Researchers at the Fraunhofer Institute for Solar Energy Systems in Germany have developed a process that uses 100% recycled silicon from solar photovoltaic models to produce new PERC solar cells.
More than a million tonnes of solar panels end up in landfill
The average service life of a solar panel is between 15 to 25 years. Researchers from Deakin’s Institute for Frontier Materials advise that, without a silicon recycling process, by 2050 there will be around one point five million tonnes of solar panel waste in landfill – the equivalent of around 100,000 small cars.
Already, the aluminium, glass, and copper from these discarded solar PV modules are recovered, but the same has not been true for silicon.
The solar panel recycling process
The Fraunhofer ISE silicon recycling process sees solar cell fragments separated from by-products of the mechanical recycling process – a process which already exists in manufacturing – and frees the silicon cell fragments from the glass and plastic.
Silicon cleaned in this way is processed into monocrystalline or quasi-monocrystalline ingots in standard processes and then into wafers. The crystallisation is carried out with 100% recycled silicon without adding commercial ultrapure silicon. Wafers of recycled silicon were fabricated into passivated emitter and rear contact (perc) cells. In the first trial, the conversion efficiency was 19.7%.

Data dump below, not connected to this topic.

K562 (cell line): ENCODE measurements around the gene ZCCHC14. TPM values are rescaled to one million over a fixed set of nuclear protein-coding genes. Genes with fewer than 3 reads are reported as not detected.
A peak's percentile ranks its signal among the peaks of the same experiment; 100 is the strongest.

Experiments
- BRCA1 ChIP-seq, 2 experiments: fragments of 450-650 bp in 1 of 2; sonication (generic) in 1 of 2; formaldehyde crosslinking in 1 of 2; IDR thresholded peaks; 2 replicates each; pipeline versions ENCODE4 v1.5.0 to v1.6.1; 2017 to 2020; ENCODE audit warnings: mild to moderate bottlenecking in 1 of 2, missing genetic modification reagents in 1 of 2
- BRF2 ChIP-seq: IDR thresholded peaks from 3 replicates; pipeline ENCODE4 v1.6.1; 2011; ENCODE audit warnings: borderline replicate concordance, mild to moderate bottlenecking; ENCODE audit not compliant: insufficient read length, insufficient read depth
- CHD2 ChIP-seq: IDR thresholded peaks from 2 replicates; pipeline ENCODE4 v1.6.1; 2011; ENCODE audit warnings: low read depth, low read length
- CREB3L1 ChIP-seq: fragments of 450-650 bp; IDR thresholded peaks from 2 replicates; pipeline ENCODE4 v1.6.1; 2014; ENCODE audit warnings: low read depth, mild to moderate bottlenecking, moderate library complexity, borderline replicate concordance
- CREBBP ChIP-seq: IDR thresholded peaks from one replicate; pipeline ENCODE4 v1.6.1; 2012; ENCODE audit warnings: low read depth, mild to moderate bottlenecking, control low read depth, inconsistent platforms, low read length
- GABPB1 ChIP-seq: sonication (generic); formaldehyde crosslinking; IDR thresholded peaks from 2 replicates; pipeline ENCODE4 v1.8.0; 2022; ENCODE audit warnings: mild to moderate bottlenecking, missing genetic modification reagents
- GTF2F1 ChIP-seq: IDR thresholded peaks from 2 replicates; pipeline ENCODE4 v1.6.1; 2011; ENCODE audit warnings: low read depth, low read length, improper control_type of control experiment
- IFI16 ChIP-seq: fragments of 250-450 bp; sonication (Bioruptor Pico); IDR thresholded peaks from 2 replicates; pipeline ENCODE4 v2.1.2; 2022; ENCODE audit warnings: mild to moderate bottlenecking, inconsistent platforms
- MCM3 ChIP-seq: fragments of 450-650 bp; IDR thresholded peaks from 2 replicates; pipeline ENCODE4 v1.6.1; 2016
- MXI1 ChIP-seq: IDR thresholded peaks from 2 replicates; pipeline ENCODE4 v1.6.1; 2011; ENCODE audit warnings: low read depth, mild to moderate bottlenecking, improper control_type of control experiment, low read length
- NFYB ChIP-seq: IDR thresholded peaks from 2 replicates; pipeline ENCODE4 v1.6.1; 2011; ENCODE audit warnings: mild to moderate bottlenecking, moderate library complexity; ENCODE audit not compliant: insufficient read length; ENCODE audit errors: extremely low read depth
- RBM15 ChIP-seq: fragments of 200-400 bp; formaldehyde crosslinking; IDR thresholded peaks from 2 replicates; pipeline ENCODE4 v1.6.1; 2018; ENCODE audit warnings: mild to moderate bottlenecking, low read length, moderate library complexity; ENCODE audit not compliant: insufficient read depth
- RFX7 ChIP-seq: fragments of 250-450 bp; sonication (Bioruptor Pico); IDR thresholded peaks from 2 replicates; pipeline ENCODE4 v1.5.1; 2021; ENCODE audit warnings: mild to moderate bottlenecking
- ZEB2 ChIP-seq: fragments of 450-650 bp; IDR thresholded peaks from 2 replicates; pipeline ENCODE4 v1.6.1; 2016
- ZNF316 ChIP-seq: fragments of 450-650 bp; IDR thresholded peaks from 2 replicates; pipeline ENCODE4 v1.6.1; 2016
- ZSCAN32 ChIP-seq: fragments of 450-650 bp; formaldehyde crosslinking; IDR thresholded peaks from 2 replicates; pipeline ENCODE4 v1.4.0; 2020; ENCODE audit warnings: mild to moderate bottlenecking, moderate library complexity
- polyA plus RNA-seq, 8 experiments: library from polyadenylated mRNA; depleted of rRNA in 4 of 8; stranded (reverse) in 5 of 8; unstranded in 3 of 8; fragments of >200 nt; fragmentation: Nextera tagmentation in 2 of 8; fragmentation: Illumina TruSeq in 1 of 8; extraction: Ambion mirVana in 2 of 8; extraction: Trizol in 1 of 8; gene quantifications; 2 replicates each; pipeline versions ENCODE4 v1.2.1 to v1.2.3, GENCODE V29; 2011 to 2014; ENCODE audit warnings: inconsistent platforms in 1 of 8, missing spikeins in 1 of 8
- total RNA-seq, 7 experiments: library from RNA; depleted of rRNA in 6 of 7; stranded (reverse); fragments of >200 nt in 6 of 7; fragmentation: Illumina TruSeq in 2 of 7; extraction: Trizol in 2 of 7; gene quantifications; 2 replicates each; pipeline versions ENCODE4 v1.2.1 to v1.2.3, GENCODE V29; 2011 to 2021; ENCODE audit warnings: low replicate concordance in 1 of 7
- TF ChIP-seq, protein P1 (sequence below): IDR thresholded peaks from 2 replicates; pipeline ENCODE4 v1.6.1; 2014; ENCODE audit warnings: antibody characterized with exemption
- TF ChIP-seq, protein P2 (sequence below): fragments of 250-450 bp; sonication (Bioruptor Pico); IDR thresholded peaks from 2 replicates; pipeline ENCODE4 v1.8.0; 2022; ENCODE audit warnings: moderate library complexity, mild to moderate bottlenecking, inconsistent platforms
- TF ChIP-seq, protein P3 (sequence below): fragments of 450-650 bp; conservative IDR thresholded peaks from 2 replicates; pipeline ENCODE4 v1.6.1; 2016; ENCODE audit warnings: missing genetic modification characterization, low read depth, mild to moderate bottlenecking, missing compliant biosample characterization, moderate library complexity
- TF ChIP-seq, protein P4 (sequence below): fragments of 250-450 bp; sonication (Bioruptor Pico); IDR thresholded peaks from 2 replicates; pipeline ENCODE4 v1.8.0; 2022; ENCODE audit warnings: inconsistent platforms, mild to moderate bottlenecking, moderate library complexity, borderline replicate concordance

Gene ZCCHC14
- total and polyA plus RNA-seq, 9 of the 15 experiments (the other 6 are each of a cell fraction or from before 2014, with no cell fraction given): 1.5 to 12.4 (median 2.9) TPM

“This is below the efficiency of today’s premium perc cells, which have an efficiency of around 22.2% but it is certainly above that of the cells in old, discarded modules,” says Professor Peter Dold, project manager at Fraunhofer. “It was important for us to develop a scalable process that makes economic sense. A lot is possible in the lab but our new process should prove itself in the practice for the recycling industry.”